High schoolers need more sleep.
That truism has received about as mainstream a hearing as is possible in this country -- Parade magazine in the edition circulated in the Denver Post on Sunday, November 28, 2010, contains this information in an article entitled "Inside The Teenage Brain":
I first wrote on this topic in June 2009 in the essay "Sleeping Colorado High School Teens". Since then another study was released showing that start times for high school students need to be later ... I wrote about that in July 2010 ("Wake Up, Jeffco Schools!").Beginning in puberty and continuing into the early 20s, adolescents need from 8.4 to 9.2 hours of sleep on average a night, compared with 7.5 to 8 hours for adults. Perhaps even more critical -- and obvious to anyone who has had to drag a once-perky kid out of bed by the heels at 7 a.m. -- the circadian rhythms of teenagers shift.
In a pair of related studies published in 1993 and 1997 by Mary Carskadon, a professor of psychiatry at Brown University and director of the Sleep Research program at Bradley Hospital in Rhode Island, Carskadon and colleagues found that more physically mature girls preferred activities later in the day than did less-mature girls and that the sleep-promoting hormone melatonin rises later in teenagers than in children and adults. Translation: Teenagers are physically programmed to stay up later and sleep later.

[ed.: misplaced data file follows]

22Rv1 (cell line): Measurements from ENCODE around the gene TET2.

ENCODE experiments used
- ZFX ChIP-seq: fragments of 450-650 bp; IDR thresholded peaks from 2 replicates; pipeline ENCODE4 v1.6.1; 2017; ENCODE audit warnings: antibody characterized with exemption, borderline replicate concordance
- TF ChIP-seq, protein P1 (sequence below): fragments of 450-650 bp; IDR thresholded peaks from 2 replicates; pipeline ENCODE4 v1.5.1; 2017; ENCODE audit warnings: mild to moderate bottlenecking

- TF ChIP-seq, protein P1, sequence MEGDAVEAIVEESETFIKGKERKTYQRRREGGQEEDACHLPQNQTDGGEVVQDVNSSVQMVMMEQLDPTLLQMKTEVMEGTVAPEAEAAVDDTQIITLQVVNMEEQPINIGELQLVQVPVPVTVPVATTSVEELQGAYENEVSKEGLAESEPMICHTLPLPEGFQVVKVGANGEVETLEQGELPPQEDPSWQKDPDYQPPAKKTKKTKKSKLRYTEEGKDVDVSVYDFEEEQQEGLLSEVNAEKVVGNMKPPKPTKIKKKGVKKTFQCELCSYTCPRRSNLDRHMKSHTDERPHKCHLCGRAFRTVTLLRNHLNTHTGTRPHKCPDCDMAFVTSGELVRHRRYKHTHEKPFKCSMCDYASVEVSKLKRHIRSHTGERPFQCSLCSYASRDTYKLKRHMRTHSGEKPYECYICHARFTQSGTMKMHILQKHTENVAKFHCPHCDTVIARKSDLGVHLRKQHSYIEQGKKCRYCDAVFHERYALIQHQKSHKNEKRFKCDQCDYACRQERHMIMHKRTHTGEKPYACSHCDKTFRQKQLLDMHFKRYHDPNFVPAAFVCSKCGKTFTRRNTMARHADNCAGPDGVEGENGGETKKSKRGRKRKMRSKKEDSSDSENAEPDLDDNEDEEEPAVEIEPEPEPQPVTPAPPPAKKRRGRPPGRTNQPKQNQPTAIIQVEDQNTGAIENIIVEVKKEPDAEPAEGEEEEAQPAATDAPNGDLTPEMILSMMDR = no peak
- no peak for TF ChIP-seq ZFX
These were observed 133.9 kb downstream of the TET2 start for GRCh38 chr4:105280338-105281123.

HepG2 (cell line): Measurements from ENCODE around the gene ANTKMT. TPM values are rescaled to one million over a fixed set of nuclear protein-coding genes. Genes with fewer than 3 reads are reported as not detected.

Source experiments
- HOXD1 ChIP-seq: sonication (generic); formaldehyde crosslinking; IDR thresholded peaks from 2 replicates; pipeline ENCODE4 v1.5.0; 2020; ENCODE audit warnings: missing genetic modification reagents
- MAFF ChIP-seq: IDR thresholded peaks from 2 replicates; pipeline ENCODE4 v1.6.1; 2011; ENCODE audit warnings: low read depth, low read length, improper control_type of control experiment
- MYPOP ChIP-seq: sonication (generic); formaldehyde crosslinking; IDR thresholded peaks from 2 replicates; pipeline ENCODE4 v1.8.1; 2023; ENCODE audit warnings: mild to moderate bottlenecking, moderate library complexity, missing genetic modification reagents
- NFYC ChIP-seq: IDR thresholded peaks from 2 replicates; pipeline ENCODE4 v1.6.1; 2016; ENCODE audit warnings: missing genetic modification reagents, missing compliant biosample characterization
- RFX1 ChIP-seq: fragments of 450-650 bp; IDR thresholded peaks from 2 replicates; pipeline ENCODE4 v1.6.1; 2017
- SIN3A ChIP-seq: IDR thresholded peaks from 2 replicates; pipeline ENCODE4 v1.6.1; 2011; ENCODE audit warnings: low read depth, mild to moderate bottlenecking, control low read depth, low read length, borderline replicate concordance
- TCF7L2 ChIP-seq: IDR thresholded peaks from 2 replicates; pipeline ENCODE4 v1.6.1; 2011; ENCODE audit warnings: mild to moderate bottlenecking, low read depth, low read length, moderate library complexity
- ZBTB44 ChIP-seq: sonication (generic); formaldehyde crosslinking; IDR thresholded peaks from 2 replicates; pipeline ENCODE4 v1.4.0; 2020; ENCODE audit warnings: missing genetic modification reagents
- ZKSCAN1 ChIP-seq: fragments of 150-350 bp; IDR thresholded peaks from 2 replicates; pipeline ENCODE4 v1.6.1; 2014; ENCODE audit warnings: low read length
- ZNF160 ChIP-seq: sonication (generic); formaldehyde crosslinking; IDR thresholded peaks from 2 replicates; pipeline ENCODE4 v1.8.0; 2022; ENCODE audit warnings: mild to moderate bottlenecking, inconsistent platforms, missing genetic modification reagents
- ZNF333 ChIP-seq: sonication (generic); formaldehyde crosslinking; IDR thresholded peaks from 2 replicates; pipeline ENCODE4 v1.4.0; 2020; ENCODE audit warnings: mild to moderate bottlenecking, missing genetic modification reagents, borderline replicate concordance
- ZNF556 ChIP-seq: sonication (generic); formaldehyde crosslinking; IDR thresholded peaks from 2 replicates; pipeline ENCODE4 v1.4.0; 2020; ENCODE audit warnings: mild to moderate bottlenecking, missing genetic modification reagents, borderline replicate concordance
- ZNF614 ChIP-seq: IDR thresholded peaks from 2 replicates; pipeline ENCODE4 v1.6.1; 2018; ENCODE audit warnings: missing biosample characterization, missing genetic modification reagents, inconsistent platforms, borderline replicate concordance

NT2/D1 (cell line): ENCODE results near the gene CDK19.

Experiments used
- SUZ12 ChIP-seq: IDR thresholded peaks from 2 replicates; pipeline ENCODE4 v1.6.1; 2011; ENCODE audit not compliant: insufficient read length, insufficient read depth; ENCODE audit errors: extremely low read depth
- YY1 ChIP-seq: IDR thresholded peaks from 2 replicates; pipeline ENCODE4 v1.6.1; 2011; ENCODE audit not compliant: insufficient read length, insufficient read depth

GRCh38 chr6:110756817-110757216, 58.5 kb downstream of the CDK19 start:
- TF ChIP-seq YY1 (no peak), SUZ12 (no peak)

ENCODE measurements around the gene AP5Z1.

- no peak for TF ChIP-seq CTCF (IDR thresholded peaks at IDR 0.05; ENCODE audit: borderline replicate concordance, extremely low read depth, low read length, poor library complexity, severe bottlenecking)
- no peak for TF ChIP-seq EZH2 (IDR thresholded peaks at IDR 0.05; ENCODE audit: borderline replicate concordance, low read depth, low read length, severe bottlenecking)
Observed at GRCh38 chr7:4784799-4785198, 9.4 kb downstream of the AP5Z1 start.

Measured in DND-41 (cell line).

It's no surprise, then, that previous research has shown that up to 20% of high-schoolers fall asleep during the first two hours of school. According to a study done by Kyla Wahlstrom at the Center for Applied Research and Educational Improvement at the University of Minnesota, later start times for high school students would be beneficial. Wahlstrom collected data from two districts in Minnesota that moved the start time for high school about an hour later; there was a significant reduction in dropout rates and depression. [Emphasis added]
My message remains the same: it is foolish and counterproductive to fight nature -- start high school classes no earlier than nine o'clock in the morning. My daughter, attending Pomona High School, begins at 7:25 A.M. Not only is that a ridiculous time for a sixteen year old to be trying to pay attention to much of anything, but it also means that virtually every student has to be driven to school ... it is dark, it is cold, it is early ... creating a dangerous traffic snarl every morning (one of these days a kid is going to be injured crossing Wadsworth or Pomona Drive at that hour).
More importantly, if simply beginning classes at a reasonable time for teens can mean a "significant reduction in dropout rates", then it should be a "no brainer" to make the change.
Come on Jeffco administrators, stop sleeping on the job and do what is best for our high school students -- start school later.